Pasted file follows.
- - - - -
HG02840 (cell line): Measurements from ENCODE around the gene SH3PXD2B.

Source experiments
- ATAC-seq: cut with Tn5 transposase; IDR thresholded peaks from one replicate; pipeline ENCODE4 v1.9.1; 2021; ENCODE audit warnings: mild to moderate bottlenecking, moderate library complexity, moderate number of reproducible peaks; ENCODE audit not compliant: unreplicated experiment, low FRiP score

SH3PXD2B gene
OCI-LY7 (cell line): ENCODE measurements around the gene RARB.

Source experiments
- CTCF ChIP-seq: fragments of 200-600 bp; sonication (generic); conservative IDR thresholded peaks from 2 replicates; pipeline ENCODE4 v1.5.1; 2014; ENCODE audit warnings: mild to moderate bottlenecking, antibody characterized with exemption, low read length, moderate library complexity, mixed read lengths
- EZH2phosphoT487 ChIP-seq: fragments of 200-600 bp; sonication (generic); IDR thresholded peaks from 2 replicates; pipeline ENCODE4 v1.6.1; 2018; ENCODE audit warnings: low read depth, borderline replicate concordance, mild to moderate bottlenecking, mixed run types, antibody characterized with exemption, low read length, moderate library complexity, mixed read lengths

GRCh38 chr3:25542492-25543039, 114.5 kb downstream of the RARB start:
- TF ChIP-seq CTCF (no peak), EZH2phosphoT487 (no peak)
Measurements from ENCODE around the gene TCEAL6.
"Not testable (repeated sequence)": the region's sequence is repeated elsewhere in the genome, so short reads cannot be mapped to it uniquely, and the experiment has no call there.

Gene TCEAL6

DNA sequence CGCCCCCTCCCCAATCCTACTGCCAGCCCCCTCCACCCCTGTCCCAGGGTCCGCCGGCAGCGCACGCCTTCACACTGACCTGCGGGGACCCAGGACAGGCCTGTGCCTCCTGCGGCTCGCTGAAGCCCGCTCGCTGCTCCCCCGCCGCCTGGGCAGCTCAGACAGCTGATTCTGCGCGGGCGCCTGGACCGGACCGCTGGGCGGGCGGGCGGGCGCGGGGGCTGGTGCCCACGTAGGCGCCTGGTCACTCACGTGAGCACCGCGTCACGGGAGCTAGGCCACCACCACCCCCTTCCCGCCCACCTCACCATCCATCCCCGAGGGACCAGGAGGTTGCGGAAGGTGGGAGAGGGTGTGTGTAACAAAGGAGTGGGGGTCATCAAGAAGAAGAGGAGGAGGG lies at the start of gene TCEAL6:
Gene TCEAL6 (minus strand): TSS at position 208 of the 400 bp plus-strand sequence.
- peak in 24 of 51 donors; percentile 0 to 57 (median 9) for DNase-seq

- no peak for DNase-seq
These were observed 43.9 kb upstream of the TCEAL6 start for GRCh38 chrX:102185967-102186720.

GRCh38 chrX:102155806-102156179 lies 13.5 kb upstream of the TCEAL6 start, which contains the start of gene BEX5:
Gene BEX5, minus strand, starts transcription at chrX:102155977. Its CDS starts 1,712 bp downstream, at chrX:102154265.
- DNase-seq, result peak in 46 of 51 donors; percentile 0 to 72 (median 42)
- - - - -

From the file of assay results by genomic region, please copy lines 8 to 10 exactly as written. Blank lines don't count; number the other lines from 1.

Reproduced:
- EZH2phosphoT487 ChIP-seq: fragments of 200-600 bp; sonication (generic); IDR thresholded peaks from 2 replicates; pipeline ENCODE4 v1.6.1; 2018; ENCODE audit warnings: low read depth, borderline replicate concordance, mild to moderate bottlenecking, mixed run types, antibody characterized with exemption, low read length, moderate library complexity, mixed read lengths

GRCh38 chr3:25542492-25543039, 114.5 kb downstream of the RARB start:
- TF ChIP-seq CTCF (no peak), EZH2phosphoT487 (no peak)